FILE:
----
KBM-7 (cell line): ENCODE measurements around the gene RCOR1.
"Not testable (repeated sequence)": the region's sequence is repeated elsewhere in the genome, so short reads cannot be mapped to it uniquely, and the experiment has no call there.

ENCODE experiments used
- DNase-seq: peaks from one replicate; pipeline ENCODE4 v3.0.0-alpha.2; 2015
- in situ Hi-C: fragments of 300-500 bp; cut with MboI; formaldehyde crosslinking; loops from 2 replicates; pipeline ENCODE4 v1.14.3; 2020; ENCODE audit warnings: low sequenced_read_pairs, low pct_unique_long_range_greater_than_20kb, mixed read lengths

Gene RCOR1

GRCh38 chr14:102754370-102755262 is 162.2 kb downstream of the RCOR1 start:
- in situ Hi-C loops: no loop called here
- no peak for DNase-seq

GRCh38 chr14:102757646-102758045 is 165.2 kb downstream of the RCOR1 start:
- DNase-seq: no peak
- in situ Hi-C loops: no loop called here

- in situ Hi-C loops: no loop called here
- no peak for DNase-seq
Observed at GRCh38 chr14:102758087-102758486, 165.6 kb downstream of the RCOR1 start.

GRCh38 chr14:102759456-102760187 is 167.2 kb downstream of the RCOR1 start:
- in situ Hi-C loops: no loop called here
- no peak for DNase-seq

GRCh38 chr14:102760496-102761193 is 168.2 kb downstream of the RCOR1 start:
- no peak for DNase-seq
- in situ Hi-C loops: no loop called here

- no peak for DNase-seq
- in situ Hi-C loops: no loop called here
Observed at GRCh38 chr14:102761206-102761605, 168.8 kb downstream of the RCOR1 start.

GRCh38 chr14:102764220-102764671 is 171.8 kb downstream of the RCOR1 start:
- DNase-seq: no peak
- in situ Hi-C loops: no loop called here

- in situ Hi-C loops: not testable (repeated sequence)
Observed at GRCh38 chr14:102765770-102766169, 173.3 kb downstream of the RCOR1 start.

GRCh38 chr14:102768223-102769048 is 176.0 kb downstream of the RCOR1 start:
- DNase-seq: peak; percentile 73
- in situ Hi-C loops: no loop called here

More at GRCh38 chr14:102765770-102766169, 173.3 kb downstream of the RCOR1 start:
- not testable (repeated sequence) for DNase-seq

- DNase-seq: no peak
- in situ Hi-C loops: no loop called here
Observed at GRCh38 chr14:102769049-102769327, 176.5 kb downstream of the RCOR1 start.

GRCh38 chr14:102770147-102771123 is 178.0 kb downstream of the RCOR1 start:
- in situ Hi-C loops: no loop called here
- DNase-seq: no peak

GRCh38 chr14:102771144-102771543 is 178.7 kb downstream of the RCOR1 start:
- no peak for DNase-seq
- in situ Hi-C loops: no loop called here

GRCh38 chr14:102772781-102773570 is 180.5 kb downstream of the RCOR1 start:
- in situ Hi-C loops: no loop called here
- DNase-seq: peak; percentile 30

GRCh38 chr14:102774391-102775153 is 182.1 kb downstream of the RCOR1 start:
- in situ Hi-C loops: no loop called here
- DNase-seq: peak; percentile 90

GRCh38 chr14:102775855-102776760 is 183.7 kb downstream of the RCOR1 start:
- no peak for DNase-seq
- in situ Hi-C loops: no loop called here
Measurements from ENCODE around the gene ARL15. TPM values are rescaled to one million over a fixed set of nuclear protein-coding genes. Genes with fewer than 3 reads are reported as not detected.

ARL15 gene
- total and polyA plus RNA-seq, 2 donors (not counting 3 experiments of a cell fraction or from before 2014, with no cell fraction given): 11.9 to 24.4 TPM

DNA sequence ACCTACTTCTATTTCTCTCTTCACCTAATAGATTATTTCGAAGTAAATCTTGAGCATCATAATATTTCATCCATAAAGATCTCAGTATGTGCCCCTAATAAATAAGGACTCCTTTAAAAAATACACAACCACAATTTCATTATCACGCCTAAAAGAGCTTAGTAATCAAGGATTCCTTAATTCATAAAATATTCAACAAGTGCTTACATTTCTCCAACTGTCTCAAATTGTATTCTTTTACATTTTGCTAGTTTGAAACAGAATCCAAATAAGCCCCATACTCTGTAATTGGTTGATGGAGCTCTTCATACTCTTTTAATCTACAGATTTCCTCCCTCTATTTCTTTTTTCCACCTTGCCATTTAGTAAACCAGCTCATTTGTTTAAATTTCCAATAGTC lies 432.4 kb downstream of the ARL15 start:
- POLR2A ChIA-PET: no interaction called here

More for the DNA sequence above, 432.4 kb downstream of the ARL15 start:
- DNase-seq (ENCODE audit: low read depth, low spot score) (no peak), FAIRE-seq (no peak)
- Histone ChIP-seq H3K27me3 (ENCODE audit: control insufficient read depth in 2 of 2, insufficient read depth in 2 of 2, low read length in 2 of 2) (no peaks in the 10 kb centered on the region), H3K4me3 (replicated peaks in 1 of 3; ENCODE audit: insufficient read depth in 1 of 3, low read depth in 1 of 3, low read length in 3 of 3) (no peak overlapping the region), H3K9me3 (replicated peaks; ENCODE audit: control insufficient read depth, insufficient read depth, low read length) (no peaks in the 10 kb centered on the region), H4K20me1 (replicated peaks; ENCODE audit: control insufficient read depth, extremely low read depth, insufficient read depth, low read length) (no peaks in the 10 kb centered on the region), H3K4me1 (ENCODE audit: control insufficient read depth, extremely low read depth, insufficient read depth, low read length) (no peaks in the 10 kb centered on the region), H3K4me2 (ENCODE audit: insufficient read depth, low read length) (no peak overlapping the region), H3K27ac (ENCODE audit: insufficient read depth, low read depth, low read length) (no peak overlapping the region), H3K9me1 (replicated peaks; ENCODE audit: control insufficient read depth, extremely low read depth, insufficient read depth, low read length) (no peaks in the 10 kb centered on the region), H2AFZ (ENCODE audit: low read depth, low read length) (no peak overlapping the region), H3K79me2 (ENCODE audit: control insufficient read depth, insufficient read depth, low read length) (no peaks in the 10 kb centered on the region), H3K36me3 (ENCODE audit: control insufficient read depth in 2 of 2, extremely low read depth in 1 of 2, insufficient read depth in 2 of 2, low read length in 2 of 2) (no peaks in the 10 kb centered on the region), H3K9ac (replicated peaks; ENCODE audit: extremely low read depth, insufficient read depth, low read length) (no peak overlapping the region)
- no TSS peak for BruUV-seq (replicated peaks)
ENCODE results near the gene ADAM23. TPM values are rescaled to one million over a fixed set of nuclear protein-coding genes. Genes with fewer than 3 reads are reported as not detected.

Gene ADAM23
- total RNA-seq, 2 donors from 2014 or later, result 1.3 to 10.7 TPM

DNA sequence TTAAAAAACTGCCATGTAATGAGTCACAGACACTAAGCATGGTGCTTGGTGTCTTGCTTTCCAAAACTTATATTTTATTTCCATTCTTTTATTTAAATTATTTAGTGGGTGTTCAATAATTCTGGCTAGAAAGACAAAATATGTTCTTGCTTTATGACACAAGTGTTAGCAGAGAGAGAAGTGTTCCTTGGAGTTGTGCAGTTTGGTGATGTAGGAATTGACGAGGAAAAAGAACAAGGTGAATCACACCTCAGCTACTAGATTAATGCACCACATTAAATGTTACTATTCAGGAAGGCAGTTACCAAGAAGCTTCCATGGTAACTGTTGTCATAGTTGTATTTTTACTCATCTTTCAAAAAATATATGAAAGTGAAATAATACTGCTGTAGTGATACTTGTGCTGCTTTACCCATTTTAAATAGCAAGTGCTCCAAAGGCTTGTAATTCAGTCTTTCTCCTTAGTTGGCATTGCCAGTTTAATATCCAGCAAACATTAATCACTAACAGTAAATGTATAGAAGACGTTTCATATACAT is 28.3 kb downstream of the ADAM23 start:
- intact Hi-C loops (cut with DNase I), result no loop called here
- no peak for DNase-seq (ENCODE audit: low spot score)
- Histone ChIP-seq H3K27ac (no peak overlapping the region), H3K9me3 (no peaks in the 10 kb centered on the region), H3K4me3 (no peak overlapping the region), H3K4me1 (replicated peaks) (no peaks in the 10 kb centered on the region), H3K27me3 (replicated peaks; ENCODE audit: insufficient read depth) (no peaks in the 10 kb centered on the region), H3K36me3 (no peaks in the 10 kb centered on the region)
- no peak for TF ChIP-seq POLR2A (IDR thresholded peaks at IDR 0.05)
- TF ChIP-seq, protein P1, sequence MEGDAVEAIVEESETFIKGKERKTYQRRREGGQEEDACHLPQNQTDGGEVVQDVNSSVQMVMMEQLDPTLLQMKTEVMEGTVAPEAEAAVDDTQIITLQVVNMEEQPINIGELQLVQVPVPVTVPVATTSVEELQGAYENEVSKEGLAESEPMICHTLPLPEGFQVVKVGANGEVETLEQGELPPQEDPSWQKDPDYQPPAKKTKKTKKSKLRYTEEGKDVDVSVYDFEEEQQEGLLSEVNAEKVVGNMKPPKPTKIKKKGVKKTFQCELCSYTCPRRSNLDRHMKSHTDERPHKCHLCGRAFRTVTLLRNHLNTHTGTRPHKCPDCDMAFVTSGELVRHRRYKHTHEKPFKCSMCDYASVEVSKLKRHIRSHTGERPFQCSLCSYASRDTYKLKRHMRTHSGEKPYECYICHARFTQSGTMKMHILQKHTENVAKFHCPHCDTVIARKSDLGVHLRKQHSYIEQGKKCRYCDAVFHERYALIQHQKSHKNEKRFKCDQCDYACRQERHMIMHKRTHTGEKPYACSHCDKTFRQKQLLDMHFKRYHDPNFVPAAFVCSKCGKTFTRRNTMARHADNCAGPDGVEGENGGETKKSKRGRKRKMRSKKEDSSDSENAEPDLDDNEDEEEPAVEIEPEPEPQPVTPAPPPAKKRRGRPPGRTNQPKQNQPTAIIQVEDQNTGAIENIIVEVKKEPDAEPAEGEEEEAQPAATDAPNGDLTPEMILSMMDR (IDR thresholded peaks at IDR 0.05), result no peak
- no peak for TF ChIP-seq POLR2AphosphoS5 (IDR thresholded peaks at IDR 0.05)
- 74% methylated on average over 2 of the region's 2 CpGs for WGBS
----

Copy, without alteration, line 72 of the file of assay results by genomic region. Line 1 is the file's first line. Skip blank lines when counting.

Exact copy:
- 74% methylated on average over 2 of the region's 2 CpGs for WGBS